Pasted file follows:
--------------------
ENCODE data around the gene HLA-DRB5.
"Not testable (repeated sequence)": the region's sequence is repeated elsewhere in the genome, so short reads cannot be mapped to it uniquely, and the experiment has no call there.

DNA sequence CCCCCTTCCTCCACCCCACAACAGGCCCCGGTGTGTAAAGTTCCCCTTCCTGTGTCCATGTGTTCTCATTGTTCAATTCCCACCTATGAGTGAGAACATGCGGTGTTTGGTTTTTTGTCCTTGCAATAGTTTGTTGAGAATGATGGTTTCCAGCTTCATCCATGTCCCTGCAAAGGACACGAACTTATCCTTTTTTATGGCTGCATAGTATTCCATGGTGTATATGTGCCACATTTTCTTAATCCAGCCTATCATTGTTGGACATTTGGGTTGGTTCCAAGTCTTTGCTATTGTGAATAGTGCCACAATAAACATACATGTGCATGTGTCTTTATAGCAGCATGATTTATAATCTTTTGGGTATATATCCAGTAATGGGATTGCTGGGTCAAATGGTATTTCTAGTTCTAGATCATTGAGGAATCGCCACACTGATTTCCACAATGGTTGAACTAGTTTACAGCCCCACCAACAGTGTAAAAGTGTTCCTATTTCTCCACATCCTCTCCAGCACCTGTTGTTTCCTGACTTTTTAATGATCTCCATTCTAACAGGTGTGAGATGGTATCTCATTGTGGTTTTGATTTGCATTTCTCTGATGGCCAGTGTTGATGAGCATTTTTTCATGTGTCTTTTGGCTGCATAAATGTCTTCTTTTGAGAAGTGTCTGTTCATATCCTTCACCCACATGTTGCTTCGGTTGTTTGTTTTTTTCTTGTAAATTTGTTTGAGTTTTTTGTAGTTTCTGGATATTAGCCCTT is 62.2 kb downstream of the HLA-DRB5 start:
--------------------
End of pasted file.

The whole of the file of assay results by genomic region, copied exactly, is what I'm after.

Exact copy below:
ENCODE data around the gene HLA-DRB5.
"Not testable (repeated sequence)": the region's sequence is repeated elsewhere in the genome, so short reads cannot be mapped to it uniquely, and the experiment has no call there.

DNA sequence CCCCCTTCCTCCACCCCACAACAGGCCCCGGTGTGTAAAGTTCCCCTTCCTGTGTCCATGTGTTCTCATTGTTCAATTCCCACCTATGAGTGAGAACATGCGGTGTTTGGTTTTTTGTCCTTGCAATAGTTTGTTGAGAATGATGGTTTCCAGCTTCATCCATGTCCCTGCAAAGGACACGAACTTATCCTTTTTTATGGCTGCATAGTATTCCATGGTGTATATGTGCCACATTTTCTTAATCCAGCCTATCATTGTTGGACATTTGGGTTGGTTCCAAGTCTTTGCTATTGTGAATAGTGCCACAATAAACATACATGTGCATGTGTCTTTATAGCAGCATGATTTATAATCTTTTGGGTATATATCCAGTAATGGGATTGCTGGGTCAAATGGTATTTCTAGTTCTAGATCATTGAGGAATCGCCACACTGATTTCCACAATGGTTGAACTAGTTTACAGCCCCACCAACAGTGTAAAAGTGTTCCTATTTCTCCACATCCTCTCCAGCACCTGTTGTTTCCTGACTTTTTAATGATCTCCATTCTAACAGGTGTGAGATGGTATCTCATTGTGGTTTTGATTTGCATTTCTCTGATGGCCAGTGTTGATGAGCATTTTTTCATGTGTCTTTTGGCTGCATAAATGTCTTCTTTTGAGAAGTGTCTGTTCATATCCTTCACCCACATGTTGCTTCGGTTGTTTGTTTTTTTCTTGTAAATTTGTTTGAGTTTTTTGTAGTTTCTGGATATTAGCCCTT is 62.2 kb downstream of the HLA-DRB5 start: